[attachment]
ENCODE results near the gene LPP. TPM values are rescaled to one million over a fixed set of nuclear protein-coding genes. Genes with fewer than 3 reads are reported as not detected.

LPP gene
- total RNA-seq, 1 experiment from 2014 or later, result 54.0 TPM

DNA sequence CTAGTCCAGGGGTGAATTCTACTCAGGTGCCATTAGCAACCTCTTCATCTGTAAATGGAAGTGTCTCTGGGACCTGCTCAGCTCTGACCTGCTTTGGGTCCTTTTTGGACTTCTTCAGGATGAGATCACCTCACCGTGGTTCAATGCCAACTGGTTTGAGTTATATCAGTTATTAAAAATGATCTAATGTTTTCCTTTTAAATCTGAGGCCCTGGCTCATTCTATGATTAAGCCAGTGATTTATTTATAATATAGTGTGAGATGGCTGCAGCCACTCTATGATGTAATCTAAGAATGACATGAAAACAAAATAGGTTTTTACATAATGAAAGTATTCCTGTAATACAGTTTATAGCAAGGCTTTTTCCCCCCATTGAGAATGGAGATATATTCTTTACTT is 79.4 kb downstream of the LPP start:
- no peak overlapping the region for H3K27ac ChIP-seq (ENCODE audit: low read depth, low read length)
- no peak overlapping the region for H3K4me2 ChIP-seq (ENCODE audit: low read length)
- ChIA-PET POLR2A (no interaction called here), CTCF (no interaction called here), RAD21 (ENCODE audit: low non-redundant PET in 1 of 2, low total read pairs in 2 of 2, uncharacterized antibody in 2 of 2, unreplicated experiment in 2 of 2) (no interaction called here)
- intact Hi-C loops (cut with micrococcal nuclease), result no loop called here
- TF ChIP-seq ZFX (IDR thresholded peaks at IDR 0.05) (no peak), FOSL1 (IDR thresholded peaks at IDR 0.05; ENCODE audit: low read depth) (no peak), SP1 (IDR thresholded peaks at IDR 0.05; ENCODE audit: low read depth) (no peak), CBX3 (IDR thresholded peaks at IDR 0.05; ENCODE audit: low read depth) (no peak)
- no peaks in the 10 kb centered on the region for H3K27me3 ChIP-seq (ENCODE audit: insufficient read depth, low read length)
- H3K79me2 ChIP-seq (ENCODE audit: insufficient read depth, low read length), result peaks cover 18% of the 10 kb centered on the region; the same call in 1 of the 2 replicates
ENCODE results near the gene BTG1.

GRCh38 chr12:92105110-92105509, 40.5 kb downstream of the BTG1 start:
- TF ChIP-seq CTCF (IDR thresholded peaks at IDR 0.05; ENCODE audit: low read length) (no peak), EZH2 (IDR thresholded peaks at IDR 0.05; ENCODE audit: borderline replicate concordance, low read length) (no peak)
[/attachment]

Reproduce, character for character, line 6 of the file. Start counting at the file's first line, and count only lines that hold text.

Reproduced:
- no peak overlapping the region for H3K4me2 ChIP-seq (ENCODE audit: low read length)